Inflationary pressures cause business sentiment to dip during June

As is often the case, higher fuel prices had a knock-on effect on other production inputs triggering widespread price hikes.
In Summary

The Stanbic Headline Purchasing Managers’ Index (PMI) slipped down to 50.9 during June, from 51.5 in […]

The Stanbic Headline Purchasing Managers’ Index (PMI) slipped down to 50.9 during June, from 51.5 in May amidst the continued rise of prices for production inputs and other overhead costs, notably fuel products.

Readings above 50.0 signal an improvement in business conditions on the previous month, while readings below that figure show a deterioration. David Kamugisha, the Head of Trading, Global Markets at Stanbic Bank said, “The end of the second quarter saw a further improvement in business conditions in the Ugandan private sector with output, new orders and purchasing all continuing to rise. However, employment decreased, while on going inflationary pressures featured prominently in the latest survey.”

The PMI is a composite index, calculated as a weighted average of five individual sub-components including; New Orders (30 pc), Output (25 pc), Employment (20 pc), Suppliers’ Delivery Times (15 pc) and Stocks of Purchases (10 pc).  The PMI, which is sponsored by Stanbic Bank and produced by S&P Global, has been conducted since June 2016 and covers the agriculture, industry, construction, wholesale and  retail and service sectors.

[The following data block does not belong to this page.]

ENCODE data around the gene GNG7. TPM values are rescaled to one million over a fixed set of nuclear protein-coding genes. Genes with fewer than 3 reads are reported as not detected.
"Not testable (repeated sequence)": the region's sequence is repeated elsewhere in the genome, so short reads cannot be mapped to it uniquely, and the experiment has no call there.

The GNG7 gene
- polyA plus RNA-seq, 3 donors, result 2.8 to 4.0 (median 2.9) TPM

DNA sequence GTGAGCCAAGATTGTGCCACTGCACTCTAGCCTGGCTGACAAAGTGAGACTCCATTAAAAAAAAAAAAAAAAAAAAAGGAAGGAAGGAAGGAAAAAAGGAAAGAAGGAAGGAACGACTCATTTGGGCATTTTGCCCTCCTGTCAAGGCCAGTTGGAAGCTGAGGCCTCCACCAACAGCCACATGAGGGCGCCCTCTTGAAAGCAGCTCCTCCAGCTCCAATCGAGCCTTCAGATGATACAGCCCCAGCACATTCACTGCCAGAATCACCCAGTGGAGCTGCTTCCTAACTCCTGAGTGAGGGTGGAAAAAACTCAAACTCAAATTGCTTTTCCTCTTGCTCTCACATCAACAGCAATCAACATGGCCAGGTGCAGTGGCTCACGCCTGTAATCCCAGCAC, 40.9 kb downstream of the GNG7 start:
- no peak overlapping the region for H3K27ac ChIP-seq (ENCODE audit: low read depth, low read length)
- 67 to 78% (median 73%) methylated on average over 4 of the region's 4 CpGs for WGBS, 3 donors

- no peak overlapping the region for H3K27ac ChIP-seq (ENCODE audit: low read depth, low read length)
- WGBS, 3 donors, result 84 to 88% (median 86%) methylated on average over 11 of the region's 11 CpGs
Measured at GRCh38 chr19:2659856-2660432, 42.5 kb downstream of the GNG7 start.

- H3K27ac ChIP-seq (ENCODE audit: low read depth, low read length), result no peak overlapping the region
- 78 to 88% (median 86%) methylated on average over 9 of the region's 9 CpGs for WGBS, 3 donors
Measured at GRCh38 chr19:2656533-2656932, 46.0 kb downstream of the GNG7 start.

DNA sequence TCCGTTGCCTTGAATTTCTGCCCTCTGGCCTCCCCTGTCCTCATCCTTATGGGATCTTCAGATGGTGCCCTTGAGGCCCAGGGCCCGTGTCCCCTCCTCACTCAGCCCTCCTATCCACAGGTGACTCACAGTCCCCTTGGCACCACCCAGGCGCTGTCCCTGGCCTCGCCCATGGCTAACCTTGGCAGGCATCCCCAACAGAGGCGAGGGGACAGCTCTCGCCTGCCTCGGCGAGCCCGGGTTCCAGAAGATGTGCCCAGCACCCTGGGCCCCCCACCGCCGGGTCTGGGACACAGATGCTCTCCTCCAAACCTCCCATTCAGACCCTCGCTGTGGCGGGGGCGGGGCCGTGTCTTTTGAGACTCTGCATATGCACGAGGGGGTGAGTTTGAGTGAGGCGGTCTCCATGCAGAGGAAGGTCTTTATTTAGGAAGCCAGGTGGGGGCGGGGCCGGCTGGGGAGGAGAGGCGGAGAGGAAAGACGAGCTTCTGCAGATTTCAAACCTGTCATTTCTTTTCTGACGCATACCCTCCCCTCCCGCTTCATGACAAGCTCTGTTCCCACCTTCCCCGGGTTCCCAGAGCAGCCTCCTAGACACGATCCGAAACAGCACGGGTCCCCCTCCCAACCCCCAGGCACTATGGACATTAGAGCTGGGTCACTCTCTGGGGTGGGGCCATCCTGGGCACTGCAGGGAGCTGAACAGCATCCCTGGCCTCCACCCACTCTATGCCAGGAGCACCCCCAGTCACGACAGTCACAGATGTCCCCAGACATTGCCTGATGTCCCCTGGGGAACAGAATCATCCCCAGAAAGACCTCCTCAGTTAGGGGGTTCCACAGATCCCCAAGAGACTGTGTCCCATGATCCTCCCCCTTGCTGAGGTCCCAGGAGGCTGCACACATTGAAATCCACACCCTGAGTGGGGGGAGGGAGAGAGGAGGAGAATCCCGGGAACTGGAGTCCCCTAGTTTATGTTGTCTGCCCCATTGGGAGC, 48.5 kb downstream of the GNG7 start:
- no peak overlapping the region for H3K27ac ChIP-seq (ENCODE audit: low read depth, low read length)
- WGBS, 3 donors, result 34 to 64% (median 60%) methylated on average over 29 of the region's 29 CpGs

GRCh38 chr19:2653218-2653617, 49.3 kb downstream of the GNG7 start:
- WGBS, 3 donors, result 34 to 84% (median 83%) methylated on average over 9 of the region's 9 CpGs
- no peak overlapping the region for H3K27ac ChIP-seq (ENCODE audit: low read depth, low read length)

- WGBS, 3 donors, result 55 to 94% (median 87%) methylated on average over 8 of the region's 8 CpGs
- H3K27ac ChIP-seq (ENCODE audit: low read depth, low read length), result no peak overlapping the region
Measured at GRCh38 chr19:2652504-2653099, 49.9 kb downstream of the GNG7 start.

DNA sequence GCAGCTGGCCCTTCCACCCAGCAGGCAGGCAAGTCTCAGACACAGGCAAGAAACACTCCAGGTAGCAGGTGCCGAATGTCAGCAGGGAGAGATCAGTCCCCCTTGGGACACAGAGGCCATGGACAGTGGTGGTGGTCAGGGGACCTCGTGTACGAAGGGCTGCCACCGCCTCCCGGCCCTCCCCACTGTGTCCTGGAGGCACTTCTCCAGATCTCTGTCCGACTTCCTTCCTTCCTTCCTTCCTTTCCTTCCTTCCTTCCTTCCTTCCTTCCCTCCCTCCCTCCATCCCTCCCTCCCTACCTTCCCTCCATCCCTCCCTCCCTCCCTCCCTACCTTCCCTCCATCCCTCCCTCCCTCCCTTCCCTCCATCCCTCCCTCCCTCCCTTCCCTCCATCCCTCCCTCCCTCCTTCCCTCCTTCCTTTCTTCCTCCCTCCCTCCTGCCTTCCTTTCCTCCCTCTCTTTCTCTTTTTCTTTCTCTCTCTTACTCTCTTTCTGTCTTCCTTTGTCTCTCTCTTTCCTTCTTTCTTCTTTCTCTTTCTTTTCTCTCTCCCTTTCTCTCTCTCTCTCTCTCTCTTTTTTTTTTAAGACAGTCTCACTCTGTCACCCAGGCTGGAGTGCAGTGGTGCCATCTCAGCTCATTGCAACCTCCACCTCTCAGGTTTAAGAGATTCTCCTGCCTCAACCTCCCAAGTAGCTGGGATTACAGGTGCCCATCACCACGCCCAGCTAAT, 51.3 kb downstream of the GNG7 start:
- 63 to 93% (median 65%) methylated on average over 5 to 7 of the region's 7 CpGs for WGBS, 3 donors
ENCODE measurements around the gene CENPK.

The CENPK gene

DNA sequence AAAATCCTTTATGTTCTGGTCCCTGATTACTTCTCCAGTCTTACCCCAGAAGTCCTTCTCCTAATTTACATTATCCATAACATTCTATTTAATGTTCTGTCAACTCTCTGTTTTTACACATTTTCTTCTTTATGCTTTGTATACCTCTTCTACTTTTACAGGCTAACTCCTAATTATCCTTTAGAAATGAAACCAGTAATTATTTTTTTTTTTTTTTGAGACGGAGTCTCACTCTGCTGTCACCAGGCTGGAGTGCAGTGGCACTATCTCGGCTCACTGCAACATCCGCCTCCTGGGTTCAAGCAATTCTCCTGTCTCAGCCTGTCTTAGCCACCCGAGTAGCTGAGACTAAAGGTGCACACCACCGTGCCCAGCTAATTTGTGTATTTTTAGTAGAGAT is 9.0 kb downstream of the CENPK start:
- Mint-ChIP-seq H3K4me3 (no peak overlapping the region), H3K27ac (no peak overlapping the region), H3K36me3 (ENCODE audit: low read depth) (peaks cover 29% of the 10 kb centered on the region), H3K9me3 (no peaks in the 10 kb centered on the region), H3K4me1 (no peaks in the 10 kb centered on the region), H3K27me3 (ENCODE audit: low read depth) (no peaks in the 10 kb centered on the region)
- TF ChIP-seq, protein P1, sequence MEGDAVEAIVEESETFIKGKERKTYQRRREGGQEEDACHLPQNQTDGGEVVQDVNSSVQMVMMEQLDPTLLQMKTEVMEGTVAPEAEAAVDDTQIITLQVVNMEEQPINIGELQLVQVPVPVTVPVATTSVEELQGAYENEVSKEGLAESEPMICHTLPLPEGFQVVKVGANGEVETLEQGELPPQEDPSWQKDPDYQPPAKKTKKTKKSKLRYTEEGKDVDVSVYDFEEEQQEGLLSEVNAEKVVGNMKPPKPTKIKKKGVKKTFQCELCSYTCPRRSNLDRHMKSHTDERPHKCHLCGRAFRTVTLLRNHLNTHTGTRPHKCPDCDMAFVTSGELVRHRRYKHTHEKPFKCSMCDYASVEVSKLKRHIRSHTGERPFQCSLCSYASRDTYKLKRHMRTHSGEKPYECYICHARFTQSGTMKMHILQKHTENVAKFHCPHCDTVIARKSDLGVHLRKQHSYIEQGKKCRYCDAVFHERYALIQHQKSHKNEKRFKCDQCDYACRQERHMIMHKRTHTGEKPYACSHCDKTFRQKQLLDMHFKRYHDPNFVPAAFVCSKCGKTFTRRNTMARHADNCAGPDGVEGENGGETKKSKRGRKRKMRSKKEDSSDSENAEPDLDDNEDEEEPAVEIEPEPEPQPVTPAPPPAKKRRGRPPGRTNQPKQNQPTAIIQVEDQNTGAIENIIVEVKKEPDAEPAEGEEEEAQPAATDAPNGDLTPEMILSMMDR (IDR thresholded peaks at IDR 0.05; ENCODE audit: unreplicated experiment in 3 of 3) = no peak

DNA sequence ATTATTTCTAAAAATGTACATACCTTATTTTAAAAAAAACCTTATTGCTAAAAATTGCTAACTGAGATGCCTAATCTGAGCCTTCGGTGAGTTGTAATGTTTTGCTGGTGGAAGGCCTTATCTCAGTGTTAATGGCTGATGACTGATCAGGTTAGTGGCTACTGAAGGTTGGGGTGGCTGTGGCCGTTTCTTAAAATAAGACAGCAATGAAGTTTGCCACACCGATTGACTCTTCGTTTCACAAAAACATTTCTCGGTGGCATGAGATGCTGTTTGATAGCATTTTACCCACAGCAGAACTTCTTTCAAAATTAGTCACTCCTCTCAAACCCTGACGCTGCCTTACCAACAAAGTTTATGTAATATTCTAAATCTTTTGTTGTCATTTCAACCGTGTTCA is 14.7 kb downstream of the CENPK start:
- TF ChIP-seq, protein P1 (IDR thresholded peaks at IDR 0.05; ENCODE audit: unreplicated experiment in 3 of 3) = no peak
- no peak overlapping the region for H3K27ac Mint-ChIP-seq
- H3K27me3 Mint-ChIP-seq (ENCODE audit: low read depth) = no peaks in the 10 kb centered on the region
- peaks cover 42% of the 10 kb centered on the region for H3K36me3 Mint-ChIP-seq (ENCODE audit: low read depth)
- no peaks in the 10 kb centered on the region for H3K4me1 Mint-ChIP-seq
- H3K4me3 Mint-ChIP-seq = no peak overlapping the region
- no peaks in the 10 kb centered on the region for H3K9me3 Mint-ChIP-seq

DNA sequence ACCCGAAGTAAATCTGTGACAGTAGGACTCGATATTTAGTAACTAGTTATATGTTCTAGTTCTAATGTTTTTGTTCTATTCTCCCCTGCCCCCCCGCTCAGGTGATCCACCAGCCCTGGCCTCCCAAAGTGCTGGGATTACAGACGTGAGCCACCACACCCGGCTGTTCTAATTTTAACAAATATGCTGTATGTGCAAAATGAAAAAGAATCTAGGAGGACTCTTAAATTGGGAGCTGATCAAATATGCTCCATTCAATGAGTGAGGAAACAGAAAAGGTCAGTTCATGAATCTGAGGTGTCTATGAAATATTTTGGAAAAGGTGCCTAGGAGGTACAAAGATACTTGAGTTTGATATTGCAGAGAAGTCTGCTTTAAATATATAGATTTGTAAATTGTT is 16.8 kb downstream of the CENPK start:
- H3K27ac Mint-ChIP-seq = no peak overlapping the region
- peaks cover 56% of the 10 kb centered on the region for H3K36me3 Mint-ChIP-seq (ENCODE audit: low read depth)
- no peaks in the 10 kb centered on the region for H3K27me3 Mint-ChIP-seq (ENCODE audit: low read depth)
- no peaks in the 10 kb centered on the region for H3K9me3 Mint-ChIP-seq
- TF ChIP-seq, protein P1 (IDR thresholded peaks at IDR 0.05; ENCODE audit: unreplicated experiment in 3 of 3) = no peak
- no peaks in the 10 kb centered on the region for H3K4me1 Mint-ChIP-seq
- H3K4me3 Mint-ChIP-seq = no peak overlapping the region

Respondents to the June survey said price pressures had caused a reduction in new business with construction suffering the most decline. Ferishka Bharuth, Economist Stanbic Bank – Africa Regions said, “Firms responded to higher new orders by raising purchasing activity, with inventories also up. On the other hand, employment decreased, thereby ending a five-month sequence of job creation.”

Meanwhile, suppliers continued to speed up deliveries, with lead times shortening for the eleventh month running in June. The survey also noted a persistent increase in input costs with higher prices for electricity, fuel, and water all widely mentioned by respondents.

Purchase costs were driven higher by rises in price for a range of items such as cement, food products and stationery, while firms also increased staff pay in response to higher living costs—with input prices up, companies also increased their selling prices. Charges were up across all five broad sectors covered.

Looking ahead, just over 70 pc of the respondents expressed optimism about the second half of the year on the basis of expected increases in customer numbers and improving demand.


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